Hammer, Chisel, Drill: Noguchi's Studio Practice, an exhibition that explores Isamu Noguchi's working methods, opens at The Noguchi Museum on October 3, 2012. Featuring a variety of hand- and industrial tools, along with photographs, select sculptures, and film footage, the exhibition will illuminate Noguchi's practice in six of the studios he used during the course of his career. These were located in Manhattan and Queens, New York; Querceta and Pietrasanta, Italy; and Kanagawa prefecture and Mure, Japan. Hammer, Chisel, Drill will also briefly consider Noguchi's time as an assistant in the Paris studio of Constantin Brancusi, which was critical not only as the younger artist's first exposure to direct stone-carving, but also for its influence on the way he would set up his own studios.
The exhibition runs October 3, 2012–April 28, 2013 at The Noguchi Museum, located at 9-01 33rd Road at Vernon Boulevard, Long Island City, New York.
Hammer, Chisel, Drill: Noguchi's Studio Practice will include about sixty hand- and industrial tools drawn from Noguchi's belongings. A handful of his sculptures, finished and unfinished, will be positioned throughout the exhibition as they relate to specific tools or processes, and a 1970 documentary including footage of Noguchi at work at his Pietrasanta studio will run. Elsewhere in the Museum, footage of contemporary artists at work in their studios will be screened, illustrating the combination of craft and consideration inherent to the art-making process.
The exhibition will also feature a variety of photographs documenting the artist at work in the six studios: during the 1940s in MacDougal Alley, where he experimented with slate; in the 1950s in the Kita Kamakura studio, in Kanagawa prefecture, Japan, the source of most of his ceramic work; in the 10th Street studio, in Long Island City, which was his New York headquarters from 1961 onward; during the 1960s in the Pietrasanta and Querceta studios, where he rekindled his appreciation for direct stone-carving at quarries used by Michelangelo; and in the studio at Mure, Japan, where he worked with stone for half of every year from 1969 until the end of his life, in 1988.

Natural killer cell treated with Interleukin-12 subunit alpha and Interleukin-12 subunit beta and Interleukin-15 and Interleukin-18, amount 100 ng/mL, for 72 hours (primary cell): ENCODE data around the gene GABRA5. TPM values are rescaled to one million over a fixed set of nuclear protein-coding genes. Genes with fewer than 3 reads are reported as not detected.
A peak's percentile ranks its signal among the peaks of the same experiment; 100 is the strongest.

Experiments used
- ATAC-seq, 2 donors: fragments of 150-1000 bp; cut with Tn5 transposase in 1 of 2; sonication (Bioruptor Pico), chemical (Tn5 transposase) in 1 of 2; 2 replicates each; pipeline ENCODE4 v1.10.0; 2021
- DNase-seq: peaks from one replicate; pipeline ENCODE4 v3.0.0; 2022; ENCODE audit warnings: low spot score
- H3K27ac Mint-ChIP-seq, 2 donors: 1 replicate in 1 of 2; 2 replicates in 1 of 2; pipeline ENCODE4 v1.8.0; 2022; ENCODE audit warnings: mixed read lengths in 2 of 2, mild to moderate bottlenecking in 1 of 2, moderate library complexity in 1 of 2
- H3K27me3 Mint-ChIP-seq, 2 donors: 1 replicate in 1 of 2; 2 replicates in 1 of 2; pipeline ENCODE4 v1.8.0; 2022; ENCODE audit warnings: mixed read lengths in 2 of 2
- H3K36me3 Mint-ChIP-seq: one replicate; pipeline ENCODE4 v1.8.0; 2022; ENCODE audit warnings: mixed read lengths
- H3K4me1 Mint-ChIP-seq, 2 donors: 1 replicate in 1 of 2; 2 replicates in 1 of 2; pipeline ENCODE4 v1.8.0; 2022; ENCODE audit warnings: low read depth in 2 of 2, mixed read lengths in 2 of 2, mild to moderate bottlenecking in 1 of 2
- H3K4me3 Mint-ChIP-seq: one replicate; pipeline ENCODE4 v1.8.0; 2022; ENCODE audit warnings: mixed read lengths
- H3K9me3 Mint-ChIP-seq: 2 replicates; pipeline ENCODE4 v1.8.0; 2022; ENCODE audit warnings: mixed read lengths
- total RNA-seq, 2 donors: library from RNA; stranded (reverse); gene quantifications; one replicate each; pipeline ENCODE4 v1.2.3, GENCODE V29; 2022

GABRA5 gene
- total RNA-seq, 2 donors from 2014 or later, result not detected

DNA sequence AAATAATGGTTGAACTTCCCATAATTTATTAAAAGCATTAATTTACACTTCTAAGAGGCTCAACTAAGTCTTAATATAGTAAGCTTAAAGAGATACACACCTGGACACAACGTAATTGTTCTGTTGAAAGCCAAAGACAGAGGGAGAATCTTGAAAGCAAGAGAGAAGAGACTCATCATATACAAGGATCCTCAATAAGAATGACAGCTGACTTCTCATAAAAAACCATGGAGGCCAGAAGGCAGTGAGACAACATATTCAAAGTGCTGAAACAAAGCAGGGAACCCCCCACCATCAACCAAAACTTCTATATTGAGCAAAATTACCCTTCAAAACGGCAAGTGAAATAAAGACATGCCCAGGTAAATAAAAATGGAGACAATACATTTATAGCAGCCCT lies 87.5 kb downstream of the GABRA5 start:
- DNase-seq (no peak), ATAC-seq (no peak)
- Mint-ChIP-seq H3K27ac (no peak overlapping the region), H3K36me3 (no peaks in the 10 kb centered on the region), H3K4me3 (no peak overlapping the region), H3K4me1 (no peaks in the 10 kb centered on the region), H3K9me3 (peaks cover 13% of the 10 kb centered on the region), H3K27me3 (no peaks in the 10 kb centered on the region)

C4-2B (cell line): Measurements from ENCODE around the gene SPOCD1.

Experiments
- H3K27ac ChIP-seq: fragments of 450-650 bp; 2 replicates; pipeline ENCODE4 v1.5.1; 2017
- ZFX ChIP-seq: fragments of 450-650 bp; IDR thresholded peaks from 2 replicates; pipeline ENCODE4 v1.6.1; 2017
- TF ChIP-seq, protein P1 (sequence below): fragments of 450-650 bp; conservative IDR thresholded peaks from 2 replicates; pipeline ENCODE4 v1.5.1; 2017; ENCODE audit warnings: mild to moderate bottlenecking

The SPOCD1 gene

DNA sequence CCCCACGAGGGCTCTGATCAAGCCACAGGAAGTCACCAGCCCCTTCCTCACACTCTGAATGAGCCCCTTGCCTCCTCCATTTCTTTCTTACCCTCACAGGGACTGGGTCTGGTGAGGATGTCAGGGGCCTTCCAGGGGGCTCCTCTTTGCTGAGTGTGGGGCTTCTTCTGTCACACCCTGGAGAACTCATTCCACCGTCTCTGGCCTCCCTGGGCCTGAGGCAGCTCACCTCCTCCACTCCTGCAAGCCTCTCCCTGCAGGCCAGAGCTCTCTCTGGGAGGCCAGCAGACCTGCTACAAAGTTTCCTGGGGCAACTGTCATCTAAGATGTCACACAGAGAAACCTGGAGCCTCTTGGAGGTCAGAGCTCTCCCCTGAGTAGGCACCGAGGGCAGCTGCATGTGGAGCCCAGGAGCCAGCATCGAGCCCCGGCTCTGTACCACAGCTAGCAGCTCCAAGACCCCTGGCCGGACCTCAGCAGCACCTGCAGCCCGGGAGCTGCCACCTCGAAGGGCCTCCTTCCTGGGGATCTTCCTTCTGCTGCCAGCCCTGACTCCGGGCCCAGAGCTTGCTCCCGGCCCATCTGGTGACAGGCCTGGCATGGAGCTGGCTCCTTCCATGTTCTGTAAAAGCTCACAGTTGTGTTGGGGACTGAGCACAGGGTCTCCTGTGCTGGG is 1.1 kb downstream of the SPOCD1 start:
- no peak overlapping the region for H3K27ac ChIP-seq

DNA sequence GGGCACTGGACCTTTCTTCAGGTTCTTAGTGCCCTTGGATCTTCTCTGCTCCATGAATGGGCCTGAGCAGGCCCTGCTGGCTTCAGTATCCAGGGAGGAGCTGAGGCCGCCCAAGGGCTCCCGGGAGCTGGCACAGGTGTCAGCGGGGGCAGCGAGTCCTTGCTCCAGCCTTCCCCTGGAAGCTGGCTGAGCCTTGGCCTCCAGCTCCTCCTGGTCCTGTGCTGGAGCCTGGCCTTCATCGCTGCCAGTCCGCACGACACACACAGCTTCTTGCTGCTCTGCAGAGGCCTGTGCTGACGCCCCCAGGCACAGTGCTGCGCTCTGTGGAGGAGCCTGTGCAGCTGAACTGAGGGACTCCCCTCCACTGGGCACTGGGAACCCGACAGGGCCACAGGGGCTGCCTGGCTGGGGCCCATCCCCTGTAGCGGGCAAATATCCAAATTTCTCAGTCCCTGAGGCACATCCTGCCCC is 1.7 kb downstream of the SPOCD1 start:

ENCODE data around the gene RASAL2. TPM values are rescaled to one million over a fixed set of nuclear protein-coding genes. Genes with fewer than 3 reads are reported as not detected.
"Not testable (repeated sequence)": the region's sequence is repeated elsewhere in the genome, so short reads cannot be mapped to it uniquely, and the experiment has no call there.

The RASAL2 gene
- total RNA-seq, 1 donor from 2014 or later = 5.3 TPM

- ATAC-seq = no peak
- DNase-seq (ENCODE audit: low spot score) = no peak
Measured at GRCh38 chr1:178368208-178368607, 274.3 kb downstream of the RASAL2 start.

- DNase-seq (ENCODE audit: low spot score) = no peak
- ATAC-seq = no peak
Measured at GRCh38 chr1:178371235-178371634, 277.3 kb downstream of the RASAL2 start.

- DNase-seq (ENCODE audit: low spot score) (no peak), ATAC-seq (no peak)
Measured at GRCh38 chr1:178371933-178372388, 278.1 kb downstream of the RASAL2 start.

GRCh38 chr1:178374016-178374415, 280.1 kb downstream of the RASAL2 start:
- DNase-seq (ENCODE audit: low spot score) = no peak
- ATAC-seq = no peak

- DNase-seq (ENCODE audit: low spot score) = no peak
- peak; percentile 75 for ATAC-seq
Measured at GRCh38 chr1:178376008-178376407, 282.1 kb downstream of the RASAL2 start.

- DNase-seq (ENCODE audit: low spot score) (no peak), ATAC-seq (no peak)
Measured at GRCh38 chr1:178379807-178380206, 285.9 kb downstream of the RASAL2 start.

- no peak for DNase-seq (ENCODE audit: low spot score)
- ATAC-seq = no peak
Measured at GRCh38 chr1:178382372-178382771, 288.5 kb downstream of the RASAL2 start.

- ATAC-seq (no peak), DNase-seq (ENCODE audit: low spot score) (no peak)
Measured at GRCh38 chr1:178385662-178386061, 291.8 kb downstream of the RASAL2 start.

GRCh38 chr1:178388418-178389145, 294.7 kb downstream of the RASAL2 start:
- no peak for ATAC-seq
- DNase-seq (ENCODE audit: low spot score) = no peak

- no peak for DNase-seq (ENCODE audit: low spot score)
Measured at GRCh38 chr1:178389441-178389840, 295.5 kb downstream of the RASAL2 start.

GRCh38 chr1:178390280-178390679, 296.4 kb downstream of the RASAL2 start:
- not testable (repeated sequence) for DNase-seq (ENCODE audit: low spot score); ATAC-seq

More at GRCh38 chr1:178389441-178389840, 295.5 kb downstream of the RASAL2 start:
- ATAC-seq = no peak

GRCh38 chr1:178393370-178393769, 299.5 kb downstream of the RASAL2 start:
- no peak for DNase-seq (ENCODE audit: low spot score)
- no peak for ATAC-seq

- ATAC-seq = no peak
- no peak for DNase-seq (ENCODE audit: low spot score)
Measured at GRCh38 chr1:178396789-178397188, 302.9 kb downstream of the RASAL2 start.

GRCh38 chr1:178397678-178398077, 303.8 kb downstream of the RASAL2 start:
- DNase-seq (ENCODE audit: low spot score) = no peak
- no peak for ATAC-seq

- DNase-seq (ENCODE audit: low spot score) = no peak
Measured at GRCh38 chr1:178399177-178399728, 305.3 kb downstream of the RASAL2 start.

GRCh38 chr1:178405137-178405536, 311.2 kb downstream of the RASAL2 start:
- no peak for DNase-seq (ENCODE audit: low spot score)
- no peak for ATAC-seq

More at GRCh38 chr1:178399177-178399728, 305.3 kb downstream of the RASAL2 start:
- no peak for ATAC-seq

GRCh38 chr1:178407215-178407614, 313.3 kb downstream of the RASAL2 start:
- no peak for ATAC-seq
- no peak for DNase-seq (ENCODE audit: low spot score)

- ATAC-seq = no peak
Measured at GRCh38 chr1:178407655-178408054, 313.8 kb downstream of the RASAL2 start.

Hammer, Chisel, Drill: Noguchi's Studio Practice has been organized by the Museum's Associate Curator Matthew Kirsch and Deputy Director for Curatorial Affairs Kenneth Wayne.
Isamu Noguchi (1904–1988) was one of the most critically acclaimed sculptors of the twentieth century. Through a lifetime of artistic experimentation, he created sculpture, gardens, furniture, lighting and interior designs, ceramics, architecture, and set designs. His work, at once subtle and bold, traditional and modern, set a new standard for artistic achievement. Noguchi collaborated with a range of artists and thinkers and traveled extensively throughout his career. He discovered the impact of large-scale public works in Mexico, earthy ceramics and tranquil gardens in Japan, subtle ink-brush techniques in China, and the purity of marble in Italy.
Occupying a renovated industrial building dating from the 1920s, The Noguchi Museum, located in Long Island City, New York, comprises ten indoor galleries and an internationally celebrated outdoor sculpture garden. Since its founding in 1985, the Museum—itself widely viewed as among the artist's greatest achievements—has exhibited a comprehensive selection of sculpture in stone, metal, wood, and clay, as well as models for public projects and gardens, dance sets, and Noguchi's Akari Light Sculptures. Together, this installation and the Museum's diverse special exhibitions offer a rich, contextualized view of Noguchi's work and illuminate his influential legacy of innovation. For more information: www.noguchi.org.
Pictured: Noguchi working in his Long Island City studio, 1960s. Photo by Walter Reiser. Courtesy The Noguchi Museum.